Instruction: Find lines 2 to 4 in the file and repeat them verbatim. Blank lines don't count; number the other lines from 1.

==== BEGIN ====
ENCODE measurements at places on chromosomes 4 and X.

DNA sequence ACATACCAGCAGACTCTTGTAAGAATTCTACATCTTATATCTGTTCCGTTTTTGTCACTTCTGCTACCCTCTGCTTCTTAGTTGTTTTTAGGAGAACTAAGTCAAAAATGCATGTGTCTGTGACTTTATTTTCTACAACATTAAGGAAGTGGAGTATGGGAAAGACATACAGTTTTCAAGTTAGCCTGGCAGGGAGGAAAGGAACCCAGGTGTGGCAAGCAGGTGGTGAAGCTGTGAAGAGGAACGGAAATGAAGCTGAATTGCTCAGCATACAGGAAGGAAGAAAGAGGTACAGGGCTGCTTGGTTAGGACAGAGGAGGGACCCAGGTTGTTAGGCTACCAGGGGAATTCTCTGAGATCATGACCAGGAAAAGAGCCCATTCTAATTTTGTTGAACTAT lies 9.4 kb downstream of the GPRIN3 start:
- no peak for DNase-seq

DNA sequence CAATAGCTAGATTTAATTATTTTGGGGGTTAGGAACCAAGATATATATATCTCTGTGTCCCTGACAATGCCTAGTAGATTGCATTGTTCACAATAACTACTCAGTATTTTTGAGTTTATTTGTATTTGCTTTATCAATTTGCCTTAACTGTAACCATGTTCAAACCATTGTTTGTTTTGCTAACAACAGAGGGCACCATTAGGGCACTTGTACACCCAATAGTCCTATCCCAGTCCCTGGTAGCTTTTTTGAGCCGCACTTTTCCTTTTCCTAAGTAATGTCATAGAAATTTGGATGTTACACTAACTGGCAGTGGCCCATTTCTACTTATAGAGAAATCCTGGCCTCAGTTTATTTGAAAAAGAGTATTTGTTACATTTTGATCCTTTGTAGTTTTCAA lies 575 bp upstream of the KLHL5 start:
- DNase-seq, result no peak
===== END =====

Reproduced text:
DNA sequence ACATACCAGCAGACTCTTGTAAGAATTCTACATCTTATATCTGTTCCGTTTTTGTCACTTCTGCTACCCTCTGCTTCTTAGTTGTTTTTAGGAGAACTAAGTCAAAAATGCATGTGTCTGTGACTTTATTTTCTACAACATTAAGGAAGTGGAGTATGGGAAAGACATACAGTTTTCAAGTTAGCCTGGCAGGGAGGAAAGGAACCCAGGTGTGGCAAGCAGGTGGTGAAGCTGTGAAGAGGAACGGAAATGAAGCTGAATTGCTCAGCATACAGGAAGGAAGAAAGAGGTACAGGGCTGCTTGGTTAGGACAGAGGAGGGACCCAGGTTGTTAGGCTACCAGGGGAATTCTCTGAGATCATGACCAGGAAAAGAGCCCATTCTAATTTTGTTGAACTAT lies 9.4 kb downstream of the GPRIN3 start:
- no peak for DNase-seq

DNA sequence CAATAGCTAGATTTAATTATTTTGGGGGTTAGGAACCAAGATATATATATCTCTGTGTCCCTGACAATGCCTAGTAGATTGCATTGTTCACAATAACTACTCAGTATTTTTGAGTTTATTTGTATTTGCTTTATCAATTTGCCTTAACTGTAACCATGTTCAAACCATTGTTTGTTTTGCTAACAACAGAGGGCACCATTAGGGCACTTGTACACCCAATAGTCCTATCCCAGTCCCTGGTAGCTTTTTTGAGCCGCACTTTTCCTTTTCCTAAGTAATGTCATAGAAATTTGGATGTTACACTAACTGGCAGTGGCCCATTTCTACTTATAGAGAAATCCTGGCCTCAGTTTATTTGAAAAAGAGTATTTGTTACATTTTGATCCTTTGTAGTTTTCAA lies 575 bp upstream of the KLHL5 start: